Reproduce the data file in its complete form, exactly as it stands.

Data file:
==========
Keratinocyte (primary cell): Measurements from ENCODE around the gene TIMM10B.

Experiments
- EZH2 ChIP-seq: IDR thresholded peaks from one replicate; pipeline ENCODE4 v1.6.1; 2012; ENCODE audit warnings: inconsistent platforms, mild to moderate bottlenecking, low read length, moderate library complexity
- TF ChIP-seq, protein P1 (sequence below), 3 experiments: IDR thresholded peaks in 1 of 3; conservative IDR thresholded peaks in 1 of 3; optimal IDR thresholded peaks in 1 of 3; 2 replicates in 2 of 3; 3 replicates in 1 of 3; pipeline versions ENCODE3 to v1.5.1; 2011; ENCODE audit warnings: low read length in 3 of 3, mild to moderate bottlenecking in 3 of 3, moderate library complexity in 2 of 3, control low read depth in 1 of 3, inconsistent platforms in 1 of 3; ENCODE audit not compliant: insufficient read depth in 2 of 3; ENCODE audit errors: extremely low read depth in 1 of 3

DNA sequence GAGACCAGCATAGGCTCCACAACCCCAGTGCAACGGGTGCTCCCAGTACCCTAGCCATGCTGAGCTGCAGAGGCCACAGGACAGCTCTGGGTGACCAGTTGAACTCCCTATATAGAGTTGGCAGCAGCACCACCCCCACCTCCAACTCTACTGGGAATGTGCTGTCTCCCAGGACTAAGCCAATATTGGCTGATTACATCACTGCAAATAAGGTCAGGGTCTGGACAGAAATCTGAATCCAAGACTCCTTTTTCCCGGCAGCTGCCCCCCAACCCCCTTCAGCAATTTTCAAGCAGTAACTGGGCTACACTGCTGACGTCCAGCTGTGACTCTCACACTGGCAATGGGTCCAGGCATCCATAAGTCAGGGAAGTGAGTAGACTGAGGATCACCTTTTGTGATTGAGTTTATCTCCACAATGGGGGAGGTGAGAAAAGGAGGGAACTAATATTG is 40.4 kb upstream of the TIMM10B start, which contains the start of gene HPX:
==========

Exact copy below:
Keratinocyte (primary cell): Measurements from ENCODE around the gene TIMM10B.

Experiments
- EZH2 ChIP-seq: IDR thresholded peaks from one replicate; pipeline ENCODE4 v1.6.1; 2012; ENCODE audit warnings: inconsistent platforms, mild to moderate bottlenecking, low read length, moderate library complexity
- TF ChIP-seq, protein P1 (sequence below), 3 experiments: IDR thresholded peaks in 1 of 3; conservative IDR thresholded peaks in 1 of 3; optimal IDR thresholded peaks in 1 of 3; 2 replicates in 2 of 3; 3 replicates in 1 of 3; pipeline versions ENCODE3 to v1.5.1; 2011; ENCODE audit warnings: low read length in 3 of 3, mild to moderate bottlenecking in 3 of 3, moderate library complexity in 2 of 3, control low read depth in 1 of 3, inconsistent platforms in 1 of 3; ENCODE audit not compliant: insufficient read depth in 2 of 3; ENCODE audit errors: extremely low read depth in 1 of 3

DNA sequence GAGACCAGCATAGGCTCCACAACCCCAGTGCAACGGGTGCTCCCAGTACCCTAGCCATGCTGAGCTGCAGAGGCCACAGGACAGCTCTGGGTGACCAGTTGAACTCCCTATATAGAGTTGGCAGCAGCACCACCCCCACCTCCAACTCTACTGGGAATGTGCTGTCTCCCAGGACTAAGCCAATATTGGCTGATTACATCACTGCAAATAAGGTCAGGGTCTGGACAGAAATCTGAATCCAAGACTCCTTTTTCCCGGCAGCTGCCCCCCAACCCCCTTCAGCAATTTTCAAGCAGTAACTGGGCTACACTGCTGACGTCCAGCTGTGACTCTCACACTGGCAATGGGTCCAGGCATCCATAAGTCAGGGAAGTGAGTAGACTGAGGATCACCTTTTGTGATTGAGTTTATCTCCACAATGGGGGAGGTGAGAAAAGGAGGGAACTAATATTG is 40.4 kb upstream of the TIMM10B start, which contains the start of gene HPX: